Listening Notes, Ultra-Brief (Pt. 42)


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PICKS

Quantic & Alice Russell With The Combo Barbaro, Look Around The Corner     (Tru Thoughts)

My expectations were not high for a “Latin soul” meeting between a Worcestershire-born DJ/producer and a Suffolk-raised white singer. And the opening title track still seems fussily precious, a simulacrum of busy ‘60s jetset pop that goes nowhere. But even allowing for that minor misstep and occasional bouts of wordiness, this project manages to create and inhabit a world in which classic soul meets 70s Latin strut, bossa nova, boogaloo, even cumbia complete with accordion and clarinet - backward-glancing r&b with definite Latin undertones. Credit Will Holland, aka Quantic, for the cosmopolitan decision to mess respectfully with genre after soaking up the sounds of his adopted country of Colombia and city of Cali, foregoing samples in favor of local hotshots Combo Barbaro. Credit Alice Russell for downplaying her inner Chaka Khan and channelling Dusty Springfield and Stevie Wonder (see “Magdalena” for pure Motown Summer of ’67). Credit the musicianship of those local hotshots, especially pianist Alfredito Linares and conga master Freddy Colorado. And be thankful that for all the loping backbeats and attention to period detail that inform this artificial recreation, hooks and songcraft were not ignored. From sly glances at “Louie Louie” throughout “Una Tarde En Mariquita” to tossed off worthy B-sides like “Boogaloo 33,” a palpable sense of fun runs through what might have easily been drily academic or esoteric. It’s enough to make one think our UK siblings really do boast a superior ear for soul.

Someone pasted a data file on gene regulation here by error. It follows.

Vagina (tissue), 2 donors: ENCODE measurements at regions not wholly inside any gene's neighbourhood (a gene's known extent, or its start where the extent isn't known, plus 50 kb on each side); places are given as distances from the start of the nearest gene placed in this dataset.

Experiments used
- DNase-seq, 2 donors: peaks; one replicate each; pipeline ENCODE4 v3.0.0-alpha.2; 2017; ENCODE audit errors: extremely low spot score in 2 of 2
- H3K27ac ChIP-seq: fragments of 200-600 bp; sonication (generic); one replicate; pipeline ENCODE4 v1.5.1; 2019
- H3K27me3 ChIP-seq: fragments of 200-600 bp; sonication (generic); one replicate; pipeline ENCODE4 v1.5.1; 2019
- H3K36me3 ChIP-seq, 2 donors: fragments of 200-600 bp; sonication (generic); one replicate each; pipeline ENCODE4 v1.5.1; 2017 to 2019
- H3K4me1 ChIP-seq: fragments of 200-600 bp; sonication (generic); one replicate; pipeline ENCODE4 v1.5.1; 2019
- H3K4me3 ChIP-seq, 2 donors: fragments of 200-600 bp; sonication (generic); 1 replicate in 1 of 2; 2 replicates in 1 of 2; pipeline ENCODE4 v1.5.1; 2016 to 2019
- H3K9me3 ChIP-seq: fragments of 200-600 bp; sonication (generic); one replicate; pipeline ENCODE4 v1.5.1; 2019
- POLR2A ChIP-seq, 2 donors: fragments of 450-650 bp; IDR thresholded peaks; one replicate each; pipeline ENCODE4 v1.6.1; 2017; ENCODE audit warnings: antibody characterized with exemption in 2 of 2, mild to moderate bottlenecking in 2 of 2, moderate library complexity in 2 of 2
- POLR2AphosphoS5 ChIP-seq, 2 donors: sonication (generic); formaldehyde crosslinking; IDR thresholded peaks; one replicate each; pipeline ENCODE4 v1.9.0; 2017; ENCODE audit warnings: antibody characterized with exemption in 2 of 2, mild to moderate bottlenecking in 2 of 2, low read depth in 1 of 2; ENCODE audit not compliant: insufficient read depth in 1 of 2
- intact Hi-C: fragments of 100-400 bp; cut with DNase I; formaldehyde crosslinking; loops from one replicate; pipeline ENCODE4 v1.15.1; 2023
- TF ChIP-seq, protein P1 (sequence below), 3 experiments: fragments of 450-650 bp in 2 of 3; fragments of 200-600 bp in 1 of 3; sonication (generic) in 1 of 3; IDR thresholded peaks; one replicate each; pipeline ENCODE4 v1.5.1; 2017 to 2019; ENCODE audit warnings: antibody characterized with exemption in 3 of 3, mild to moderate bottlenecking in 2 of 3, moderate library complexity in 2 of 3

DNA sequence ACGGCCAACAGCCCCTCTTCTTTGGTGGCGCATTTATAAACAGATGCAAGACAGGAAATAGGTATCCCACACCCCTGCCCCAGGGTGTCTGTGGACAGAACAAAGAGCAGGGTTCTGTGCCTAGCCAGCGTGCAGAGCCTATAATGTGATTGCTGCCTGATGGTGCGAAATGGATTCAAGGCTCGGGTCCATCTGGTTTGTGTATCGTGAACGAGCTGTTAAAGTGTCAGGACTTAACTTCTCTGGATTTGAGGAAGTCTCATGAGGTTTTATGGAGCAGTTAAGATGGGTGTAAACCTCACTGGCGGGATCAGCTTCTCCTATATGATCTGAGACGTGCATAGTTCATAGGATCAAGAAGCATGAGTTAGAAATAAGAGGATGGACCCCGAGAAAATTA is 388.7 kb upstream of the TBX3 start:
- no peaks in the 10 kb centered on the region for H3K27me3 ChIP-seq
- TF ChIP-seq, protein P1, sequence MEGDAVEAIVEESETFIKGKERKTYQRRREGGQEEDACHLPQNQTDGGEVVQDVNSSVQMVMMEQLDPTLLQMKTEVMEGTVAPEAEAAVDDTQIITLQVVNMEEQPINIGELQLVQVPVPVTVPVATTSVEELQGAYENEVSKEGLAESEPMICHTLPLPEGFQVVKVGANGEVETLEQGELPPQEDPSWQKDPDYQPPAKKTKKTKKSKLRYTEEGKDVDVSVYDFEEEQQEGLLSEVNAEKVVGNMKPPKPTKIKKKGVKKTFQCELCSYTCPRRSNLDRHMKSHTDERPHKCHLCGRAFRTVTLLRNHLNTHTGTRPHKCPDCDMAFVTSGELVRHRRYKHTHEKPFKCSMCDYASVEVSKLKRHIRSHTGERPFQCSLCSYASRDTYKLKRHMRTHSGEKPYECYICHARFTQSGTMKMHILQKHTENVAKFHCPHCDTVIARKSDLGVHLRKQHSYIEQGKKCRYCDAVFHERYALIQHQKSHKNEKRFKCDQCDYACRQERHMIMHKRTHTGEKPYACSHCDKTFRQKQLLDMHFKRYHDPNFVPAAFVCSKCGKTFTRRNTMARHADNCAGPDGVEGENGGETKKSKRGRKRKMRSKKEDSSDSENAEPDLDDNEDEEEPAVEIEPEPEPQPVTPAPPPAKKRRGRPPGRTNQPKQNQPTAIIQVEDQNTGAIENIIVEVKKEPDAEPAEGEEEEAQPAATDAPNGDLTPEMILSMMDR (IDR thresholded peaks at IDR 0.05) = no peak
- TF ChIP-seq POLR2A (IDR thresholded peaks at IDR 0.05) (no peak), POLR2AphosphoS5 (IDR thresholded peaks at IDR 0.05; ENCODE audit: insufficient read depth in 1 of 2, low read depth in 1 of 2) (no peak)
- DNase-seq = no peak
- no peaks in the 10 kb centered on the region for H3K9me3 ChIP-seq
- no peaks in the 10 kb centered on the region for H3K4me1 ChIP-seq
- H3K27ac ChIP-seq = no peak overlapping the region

Dawn Richard, Armor On     (Our Dawn Entertainment)

A 36 minute “EP” from a former member of soul conglomerate Danity Kane, supposedly serving as introduction to an upcoming conceptual trilogy based around an alter ego dubbed NEON. Yup, just like Nicki Minaj, just not nearly as funny. Only - unlike Nicki Minaj - this vocalist folds club anthems into riskier fare with zero strain or artifice. So what helps make this album such a delight is the way it builds successfully off of an intermittent 2011 mixtape while avoiding the sort of wack roleplaying portended by the NEON trilogy. I take Richard at her word when she expresses a desire to avoid the linear narratives of r&b, and even if these lyrics never wander far beyond heartbreak and communication laments, her confidence and intelligence transmit clearly, as when she bleeds black and grey, won’t be any boy’s droid, or tells her love object if he was religion she’d be the faith. And musically, she and sympathetic producer Druski couldn’t be less linear. Spooky r&b (“Change,” “Black Lipstick”) trades off with ebullient pop (“Bombs,” “Heaven”) trades off with pulsing house (“Faith”) trades off with the uncategorizable likes of “Scripture,” a slow-building groove with descending strings confidently relegated to the far distance. Such consistent attention to sonic detail is a revelation - rare enough in any pop format of your choice. Let’s hope the feedback on this opening salvo is positive enough to ensure we get to hear that trilogy, even if the narrative conceit may well sink the venture. She’s definitely got some things to say.  


NEAR PICKS

The Best Of Perception & Today Records     (BBE)